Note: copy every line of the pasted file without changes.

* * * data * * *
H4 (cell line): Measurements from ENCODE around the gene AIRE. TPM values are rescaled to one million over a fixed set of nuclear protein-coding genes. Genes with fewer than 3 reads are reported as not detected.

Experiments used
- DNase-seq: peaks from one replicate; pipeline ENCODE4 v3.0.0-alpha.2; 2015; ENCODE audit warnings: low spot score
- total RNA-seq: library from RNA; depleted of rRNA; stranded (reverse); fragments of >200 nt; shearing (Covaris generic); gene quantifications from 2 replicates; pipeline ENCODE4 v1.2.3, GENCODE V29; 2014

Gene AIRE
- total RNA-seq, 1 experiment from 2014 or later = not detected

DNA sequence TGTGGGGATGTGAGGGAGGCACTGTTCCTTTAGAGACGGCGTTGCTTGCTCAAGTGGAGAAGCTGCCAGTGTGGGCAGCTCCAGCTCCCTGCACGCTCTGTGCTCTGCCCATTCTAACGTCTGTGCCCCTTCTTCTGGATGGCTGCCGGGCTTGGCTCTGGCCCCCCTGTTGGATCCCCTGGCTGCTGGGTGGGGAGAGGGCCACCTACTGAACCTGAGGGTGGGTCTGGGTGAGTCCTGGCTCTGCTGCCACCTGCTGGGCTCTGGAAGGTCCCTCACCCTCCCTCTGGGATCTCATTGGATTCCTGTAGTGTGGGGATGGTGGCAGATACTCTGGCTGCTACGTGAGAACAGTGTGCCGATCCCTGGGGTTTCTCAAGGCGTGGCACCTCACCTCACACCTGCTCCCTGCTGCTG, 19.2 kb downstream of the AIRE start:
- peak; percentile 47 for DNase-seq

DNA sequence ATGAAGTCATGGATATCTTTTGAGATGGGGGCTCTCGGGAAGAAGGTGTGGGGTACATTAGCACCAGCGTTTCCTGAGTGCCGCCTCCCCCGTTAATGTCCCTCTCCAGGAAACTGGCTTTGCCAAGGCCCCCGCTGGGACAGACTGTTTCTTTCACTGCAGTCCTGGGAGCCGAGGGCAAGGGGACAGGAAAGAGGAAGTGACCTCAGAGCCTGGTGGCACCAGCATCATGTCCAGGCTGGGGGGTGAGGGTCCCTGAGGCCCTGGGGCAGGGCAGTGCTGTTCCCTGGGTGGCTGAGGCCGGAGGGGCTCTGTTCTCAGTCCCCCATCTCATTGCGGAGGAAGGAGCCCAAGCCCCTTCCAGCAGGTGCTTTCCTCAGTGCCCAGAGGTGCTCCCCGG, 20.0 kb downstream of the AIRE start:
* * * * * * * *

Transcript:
H4 (cell line): Measurements from ENCODE around the gene AIRE. TPM values are rescaled to one million over a fixed set of nuclear protein-coding genes. Genes with fewer than 3 reads are reported as not detected.

Experiments used
- DNase-seq: peaks from one replicate; pipeline ENCODE4 v3.0.0-alpha.2; 2015; ENCODE audit warnings: low spot score
- total RNA-seq: library from RNA; depleted of rRNA; stranded (reverse); fragments of >200 nt; shearing (Covaris generic); gene quantifications from 2 replicates; pipeline ENCODE4 v1.2.3, GENCODE V29; 2014

Gene AIRE
- total RNA-seq, 1 experiment from 2014 or later = not detected

DNA sequence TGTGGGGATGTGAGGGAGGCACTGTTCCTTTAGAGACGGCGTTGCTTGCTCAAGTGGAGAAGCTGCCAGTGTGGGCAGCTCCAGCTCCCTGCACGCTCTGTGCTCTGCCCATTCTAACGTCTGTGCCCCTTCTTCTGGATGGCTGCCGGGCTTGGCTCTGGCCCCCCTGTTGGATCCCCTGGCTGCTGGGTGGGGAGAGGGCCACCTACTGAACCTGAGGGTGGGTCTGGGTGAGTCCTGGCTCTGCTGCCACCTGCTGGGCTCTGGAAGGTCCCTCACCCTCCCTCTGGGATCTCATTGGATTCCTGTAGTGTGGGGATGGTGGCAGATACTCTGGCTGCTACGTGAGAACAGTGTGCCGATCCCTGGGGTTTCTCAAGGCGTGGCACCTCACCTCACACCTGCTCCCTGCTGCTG, 19.2 kb downstream of the AIRE start:
- peak; percentile 47 for DNase-seq

DNA sequence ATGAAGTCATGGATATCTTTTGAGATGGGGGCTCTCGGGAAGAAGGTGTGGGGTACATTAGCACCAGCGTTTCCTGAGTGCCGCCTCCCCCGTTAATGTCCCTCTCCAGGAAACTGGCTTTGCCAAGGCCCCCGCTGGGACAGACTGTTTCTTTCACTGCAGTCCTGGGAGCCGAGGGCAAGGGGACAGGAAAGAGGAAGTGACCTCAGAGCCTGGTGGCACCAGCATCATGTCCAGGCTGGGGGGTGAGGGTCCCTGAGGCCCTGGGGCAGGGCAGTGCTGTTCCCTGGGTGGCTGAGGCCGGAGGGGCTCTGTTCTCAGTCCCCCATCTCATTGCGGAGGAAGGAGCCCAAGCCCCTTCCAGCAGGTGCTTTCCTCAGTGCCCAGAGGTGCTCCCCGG, 20.0 kb downstream of the AIRE start: